There’s more than one way to protest.
Why is there a protest in the first place? Because we believe that lower league teams have a right to compete and thrive. And what proves that? The thousands of people who attend games away from the glare of the Premier League. And what is the best way to keep proving that? To keep going to games. Say the final only attracted 10,000 people, does that prove the boycott worked or that the lower leagues don’t have the grassroots support it claims? What has more impact; nobody attending a game which people claim nobody cares about anyway or a capacity crowd that emphatically proves the vibrancy and relevance of the lower leagues? When the FA bid for the 2018 World Cup they made a point of highlighting the vitality of the English game using our Conference game against Luton as an example. There would be no stronger statement about the importance of the lower leagues than if the stadium was full.
I started going regularly to Oxford at the dawn of the Glory Years. In three years I saw two promotions and a Wembley appearance. The experience forged something very deep in me. Had I not been through that, it’s quite possible that me and people like me would have had no more than a passing interest in the club. The last 18 months have been the best Oxford have had in the intervening 30 years. Kids living through this period are collecting memories which will get them through any future and fallow years. Failing to use these experiences risks them drifting towards the bright lights of the Premier League where they have glory on tap (I would probably have been an Arsenal fan, for example). The kids don’t understand nuanced arguments about Premier League academy teams, they want to see teams picking up silverware at Wembley. If that is Oxford, they’ll stick with us for life.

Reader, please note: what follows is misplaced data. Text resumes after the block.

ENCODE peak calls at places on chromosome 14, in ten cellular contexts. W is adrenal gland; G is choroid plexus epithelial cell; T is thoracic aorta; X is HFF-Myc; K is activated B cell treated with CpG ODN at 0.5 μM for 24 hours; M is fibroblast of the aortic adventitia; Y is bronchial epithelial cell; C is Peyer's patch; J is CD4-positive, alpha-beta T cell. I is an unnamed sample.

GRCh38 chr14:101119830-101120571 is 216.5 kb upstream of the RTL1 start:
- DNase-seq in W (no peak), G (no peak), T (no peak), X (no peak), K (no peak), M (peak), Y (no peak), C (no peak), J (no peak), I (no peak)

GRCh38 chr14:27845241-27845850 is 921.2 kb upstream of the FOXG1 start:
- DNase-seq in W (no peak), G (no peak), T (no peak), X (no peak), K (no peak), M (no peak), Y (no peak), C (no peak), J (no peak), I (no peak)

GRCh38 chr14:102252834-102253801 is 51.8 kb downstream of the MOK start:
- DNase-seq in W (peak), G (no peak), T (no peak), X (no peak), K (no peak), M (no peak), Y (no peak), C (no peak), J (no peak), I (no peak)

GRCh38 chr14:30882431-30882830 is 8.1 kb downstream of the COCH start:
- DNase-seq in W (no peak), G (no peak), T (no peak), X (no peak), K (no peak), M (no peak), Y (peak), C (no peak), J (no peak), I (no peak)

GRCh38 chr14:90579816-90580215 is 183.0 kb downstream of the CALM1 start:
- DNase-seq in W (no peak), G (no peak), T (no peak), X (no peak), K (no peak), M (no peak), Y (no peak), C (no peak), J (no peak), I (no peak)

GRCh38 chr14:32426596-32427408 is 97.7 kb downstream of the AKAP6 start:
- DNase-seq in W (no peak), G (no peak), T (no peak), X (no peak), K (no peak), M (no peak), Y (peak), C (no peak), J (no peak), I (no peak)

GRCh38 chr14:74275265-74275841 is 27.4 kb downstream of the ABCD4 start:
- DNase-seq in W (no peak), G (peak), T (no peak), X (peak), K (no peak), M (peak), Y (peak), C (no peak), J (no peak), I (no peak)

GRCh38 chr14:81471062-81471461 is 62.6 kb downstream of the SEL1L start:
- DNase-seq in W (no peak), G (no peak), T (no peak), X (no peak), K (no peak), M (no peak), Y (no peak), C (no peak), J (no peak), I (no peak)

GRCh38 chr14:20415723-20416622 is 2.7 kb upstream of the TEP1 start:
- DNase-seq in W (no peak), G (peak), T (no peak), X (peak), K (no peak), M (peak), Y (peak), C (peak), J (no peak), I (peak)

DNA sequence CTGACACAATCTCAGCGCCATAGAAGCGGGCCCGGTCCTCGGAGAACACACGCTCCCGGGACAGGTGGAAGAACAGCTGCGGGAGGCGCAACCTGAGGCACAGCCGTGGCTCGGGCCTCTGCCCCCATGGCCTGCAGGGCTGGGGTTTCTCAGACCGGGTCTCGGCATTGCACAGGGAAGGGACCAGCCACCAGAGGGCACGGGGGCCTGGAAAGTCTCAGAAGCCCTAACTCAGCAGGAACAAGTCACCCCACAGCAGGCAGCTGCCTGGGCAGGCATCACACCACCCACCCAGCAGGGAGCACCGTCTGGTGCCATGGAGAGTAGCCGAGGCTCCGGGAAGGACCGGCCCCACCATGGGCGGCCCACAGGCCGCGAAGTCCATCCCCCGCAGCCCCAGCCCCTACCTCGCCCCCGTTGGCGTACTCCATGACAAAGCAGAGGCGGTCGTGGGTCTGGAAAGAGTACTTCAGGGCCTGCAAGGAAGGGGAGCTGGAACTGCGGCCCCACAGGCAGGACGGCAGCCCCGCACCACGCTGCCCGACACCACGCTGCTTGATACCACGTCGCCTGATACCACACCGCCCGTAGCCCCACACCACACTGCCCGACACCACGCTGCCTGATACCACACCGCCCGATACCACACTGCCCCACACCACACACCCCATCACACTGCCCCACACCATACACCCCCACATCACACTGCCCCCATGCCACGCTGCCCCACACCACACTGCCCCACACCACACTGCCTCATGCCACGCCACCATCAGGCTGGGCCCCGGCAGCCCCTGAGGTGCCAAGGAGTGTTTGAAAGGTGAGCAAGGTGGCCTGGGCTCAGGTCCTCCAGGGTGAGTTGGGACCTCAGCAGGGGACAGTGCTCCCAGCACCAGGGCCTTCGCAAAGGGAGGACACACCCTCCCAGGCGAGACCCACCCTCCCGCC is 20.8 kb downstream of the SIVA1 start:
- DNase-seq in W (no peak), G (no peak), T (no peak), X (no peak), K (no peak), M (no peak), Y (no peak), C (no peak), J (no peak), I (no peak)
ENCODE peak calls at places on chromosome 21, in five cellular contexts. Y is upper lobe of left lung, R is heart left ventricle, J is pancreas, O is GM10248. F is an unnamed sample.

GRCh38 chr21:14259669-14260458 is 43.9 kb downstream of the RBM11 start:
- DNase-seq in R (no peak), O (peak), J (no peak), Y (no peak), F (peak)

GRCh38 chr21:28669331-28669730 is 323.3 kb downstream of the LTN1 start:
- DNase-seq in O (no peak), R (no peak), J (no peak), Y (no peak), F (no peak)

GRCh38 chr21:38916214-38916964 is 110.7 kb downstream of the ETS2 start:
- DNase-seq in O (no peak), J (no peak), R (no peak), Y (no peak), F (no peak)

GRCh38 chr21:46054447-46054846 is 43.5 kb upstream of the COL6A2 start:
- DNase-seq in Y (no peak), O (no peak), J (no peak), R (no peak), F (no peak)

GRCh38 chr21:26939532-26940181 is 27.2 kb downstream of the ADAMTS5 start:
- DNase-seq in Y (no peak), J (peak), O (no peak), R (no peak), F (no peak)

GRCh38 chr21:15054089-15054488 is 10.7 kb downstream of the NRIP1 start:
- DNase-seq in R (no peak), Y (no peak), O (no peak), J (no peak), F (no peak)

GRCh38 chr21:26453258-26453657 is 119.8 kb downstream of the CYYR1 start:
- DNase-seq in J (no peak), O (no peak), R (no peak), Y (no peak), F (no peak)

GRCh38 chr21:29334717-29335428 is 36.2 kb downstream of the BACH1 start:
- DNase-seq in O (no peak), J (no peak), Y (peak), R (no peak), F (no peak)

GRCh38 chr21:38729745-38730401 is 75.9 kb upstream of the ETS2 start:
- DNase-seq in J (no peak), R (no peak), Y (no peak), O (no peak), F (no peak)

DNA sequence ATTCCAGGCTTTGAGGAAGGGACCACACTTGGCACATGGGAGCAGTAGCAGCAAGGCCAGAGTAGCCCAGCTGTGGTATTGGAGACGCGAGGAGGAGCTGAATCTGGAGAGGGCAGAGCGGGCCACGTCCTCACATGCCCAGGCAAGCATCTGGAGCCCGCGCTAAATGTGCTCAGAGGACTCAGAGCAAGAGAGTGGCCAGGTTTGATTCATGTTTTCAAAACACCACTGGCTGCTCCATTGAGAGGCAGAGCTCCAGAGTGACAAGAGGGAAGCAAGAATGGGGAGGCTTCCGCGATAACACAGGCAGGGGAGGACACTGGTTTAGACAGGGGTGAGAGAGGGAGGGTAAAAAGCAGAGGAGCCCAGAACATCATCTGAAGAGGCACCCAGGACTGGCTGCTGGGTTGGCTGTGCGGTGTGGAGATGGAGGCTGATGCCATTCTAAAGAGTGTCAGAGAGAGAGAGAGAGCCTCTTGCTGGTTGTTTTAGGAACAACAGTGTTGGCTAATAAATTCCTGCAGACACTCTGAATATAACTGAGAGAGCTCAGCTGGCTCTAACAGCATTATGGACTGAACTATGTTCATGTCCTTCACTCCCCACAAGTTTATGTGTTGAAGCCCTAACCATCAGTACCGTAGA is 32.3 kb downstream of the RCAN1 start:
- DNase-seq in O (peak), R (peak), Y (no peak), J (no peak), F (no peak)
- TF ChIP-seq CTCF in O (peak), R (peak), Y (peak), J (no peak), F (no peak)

Last year John Lundstram missed out on Wembley. Lundstram is one of a raft of players who has been persuaded by Michael Appleton that there is more to life than hanging around in Premier League loungewear hoping that you might get a substitute’s appearance in the early rounds of the League Cup. Firstly, I want him to love playing for Oxford and him winning in front of 30,000-plus yellows will ensure that is the case. Secondly, the more young pros who see what is possible in an Oxford shirt, the more likely they are to sign, the more glorious that looks the more attractive we become. That makes us more sustainable and relevant.
Joe Skarz also missed out last year; these are players that we want to celebrate, we want them to win games in an Oxford shirt at Wembley in front of Oxford fans. This is a chance; why would you dampen it?
I have spent most of my life not seeing Oxford United get anywhere near Wembley. It’s conceivable that I’ll never get another chance. If I don’t take chances when they are presented to me, I’m frankly a bloody idiot.
None of this detracts from the effectiveness of the boycott. In August and September, it made a clear statement about the strength of feeling on the issue. But, those who are resolutely planning to stick to their principles for the sake of, well, sticking to their principles might find that they are turning from principled freedom fighters into ineffective ideological bores. Protest and disruption is certainly part of any activism, but offering some sort of demonstration of strength, a positive energy is similarly important. Going to Wembley is not necessarily an act of deceit but a demonstration of power.